When the Los Angeles City Council passed the minimum wage for hotel workers, economist Christopher Thornberg opined in the Los Angeles Times, after studying the matter for the council, that the results of his study ‘strongly suggest that such a steep increase in the minimum wage could result in a sharp decline in the number of jobs in the hotel industry.’

“More troubling was Thornberg’s assertion that the council didn’t bother to look at his findings. Thornberg wrote, ‘But the City Council never seemed interested in really examining the potential economic consequences of the ordinance. We got our instructions about what questions to address just two weeks before the vote, and we were surprised to learn that the council intended to vote on the day after we turned in our final analysis, which suggests none of the members spent time looking at our findings.’” 

There seem to be similar goings-on with the new debate over raising the minimum wage.

Questionable study

Mayor Garcetti used the University of California, Berkeley’s Institute for Research on Labor and Employment to study and then speak up for his minimum-wage proposal. Now, city officials wants to hire the same group to study its proposal instead of reaching out for new, independent researchers.

Apparently, city bureaucrats and some council members are not interested in second opinions, especially ones they might not agree with, as was the case with the analysis of the hotel minimum-wage proposal.

The business community has objected to this arrangement. BizFed president Tracy Rafter said the organization was “calling for a truly independent analysis of these proposals that will give policymakers credible, unbiased information to make decisions moving forward. It’s absurd for the city of Los Angeles to spend taxpayer dollars contracting U.C. Berkeley’s Institute for Research on Labor and Employment to tell them what they’ve already told them previously, especially when that organization has been helping advocate for the mayor’s proposal.”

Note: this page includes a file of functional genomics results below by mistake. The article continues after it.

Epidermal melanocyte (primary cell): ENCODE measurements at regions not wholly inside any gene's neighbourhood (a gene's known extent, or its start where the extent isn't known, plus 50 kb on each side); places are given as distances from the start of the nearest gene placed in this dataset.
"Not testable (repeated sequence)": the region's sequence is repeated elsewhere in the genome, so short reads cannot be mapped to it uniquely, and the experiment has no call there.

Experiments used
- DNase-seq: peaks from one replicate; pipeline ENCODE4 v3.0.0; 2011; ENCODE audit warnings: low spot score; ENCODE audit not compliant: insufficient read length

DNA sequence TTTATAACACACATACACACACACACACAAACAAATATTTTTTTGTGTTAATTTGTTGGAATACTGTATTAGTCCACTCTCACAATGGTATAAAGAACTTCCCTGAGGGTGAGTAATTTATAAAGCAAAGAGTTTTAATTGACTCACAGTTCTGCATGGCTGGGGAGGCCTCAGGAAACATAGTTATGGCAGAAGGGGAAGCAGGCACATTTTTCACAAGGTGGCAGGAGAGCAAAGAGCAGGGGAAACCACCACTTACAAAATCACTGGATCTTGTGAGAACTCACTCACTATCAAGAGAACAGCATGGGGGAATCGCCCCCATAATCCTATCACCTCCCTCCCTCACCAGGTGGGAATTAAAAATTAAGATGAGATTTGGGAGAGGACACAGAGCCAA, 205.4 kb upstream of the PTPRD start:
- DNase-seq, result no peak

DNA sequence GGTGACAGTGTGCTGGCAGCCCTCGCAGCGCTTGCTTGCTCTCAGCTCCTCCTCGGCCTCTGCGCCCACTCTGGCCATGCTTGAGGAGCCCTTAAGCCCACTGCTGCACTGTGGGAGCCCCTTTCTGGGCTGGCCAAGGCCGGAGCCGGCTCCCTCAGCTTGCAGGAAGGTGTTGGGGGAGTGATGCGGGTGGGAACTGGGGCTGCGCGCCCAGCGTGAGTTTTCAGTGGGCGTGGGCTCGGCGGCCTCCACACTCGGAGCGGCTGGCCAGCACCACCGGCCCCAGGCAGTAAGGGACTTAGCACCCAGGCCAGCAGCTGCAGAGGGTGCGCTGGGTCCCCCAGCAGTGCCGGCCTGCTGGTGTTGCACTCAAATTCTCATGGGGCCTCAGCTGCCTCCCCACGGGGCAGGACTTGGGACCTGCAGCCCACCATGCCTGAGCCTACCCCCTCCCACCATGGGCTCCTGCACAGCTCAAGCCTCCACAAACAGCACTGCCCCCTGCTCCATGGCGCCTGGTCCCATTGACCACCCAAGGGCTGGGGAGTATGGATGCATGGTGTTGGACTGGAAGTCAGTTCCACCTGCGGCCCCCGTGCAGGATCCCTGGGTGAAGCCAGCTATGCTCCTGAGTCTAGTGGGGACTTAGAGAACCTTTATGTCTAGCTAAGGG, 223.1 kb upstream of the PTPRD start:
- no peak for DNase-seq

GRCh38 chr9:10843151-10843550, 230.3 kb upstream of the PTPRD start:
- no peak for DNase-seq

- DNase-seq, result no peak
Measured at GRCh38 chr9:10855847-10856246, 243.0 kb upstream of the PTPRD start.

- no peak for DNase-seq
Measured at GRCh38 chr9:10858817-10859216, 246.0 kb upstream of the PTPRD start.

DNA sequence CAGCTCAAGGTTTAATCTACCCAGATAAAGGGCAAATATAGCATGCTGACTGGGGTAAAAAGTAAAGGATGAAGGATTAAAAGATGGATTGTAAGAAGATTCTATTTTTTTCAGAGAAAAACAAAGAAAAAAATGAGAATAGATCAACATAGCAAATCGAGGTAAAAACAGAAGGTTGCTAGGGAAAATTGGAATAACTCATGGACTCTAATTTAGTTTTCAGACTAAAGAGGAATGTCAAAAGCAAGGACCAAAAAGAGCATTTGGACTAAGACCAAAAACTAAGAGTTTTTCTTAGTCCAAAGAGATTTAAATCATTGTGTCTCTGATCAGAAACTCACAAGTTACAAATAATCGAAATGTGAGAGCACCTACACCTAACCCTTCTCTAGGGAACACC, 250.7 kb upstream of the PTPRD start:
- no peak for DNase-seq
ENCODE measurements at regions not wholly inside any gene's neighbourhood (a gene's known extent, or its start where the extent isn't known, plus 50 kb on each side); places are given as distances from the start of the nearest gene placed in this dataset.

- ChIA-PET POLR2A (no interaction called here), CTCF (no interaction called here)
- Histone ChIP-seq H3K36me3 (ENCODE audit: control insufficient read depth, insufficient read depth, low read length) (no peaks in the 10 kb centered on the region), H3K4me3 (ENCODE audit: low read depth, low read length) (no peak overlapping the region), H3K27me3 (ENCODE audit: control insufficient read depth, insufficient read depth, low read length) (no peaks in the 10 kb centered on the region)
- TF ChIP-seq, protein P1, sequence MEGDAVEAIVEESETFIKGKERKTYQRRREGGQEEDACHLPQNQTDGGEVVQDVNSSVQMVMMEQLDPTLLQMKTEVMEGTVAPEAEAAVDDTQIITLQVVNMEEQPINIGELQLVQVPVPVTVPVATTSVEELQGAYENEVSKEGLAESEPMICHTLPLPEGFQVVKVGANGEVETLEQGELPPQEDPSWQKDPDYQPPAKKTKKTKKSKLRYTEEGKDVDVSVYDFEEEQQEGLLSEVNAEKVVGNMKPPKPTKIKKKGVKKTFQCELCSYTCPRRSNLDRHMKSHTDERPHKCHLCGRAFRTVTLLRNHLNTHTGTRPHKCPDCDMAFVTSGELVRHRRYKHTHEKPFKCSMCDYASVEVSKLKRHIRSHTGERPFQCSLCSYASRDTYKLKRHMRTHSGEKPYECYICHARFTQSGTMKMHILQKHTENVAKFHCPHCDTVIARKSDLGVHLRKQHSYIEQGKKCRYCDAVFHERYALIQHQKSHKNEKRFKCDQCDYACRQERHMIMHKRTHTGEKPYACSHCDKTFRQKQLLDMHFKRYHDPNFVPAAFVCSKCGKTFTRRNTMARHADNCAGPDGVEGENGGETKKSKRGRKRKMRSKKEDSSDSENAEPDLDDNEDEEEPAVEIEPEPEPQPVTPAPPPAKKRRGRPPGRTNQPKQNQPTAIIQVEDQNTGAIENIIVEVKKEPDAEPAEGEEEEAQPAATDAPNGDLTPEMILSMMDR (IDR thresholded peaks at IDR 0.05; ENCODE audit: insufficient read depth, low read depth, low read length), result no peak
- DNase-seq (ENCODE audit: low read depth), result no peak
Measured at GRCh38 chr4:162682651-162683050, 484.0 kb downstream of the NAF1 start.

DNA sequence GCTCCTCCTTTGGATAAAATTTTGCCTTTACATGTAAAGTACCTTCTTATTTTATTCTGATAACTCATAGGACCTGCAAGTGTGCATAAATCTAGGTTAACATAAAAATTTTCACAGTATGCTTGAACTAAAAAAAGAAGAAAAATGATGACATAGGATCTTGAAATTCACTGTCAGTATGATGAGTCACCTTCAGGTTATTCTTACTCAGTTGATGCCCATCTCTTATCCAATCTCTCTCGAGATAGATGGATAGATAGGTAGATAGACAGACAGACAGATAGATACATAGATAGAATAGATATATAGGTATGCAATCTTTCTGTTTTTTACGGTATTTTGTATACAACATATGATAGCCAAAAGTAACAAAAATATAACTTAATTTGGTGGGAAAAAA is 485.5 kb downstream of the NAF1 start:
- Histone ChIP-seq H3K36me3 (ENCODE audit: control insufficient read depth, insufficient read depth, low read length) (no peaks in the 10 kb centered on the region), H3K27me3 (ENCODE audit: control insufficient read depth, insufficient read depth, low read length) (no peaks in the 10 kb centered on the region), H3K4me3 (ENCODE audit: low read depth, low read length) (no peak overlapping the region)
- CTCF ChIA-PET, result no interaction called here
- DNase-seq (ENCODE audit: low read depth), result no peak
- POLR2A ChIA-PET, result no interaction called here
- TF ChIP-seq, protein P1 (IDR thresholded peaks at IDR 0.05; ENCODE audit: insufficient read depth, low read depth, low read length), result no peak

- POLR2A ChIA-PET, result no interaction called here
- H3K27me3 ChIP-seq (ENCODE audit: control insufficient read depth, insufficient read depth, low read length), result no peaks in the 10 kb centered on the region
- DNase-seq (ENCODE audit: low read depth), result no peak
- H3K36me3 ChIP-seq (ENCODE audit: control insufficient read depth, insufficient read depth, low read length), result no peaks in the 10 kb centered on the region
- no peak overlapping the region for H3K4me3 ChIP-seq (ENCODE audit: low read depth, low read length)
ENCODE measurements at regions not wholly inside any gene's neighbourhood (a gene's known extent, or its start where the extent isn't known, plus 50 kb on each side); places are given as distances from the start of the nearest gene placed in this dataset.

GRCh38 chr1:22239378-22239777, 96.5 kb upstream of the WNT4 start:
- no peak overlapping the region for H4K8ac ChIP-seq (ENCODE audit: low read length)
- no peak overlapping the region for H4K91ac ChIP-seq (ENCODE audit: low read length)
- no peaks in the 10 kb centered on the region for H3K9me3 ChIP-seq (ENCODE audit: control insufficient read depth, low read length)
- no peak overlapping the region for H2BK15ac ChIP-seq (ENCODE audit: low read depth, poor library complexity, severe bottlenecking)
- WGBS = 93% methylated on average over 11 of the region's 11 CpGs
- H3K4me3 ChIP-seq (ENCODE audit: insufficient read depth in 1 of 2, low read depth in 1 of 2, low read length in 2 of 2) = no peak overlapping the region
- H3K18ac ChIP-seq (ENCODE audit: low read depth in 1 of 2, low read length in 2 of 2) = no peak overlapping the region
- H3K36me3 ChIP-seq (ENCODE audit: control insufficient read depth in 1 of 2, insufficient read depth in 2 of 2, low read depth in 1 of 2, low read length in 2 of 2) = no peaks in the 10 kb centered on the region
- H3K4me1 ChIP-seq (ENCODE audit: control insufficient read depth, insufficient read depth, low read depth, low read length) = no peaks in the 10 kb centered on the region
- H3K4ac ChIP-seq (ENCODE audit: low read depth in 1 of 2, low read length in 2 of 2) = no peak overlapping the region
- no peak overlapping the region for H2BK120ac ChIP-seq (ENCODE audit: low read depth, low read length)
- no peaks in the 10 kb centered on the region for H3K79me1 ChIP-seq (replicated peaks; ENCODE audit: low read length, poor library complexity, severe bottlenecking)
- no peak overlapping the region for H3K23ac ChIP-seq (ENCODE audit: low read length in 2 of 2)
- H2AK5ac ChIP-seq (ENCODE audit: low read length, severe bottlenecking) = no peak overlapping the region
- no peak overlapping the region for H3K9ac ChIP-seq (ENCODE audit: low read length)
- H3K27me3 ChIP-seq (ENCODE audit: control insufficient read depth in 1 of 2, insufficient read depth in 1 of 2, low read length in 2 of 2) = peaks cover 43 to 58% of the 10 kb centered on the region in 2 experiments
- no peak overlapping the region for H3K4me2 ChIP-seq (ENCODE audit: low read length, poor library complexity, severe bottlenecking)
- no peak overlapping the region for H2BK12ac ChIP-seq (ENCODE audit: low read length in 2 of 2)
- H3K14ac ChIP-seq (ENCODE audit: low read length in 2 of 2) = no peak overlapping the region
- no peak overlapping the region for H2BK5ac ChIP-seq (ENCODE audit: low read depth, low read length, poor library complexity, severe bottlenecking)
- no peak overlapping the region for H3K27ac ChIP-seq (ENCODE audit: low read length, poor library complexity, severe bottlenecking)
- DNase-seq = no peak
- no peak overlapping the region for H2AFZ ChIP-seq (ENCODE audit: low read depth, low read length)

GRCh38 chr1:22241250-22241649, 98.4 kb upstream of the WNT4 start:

With a unified effort from the business community, perhaps this time the City Council will at least listen to business concerns.

Originally published on Calwatchdog.com

Berkeley Minimum Wage Hike Study Ignores Key Factor

Los Angeles Mayor Eric Garcetti’s proposal for a $13.25 citywide minimum wage hit a speed bump last week when two city councilmen — Mitch O’Farrell and Felipe Fuentes — insisted on an independent analysis of his plan.

They specifically objected to the group of researchers originally chosen to conduct that analysis, from a labor union-aligned research outfit at the University of California-Berkeley, due to concerns that their final product wouldn’t be sufficiently independent.

Are these concerns justified? Berkeley professor Michael Reich, who has accompanied the mayor on pitch meetings for the proposed wage hike, doesn’t think so.

Reich and his co-authors have been busy writing various reports on California minimum wage increases. In 2014, for instance, they released four separate reports on proposed city minimum wage increases in the state — in San Francisco, San Diego, Los Angeles and Oakland — and another report on a proposed statewide wage increase.

The geographies and populations studied varied dramatically, as did the minimum wage policies proposed: From $11.50 an hour in San Diego up to $15 an hour in San Francisco. And in every instance, the conclusion that Reich and his team produced was the same: Substantial loss of entry-level jobs is unlikely to occur following a minimum wage increase. (This consequence was apparently so remote in San Diego that it wasn’t even worth mentioning in the report.)

This kind of unanimity on the question of job loss and the minimum wage is highly unusual, to say the least: The issue has been studied exhaustively over the past two decades, and according to a summary of all these studies by economists at the University of California-Irvine and the Federal Reserve Board, a majority of the research points to job losses following a wage hike.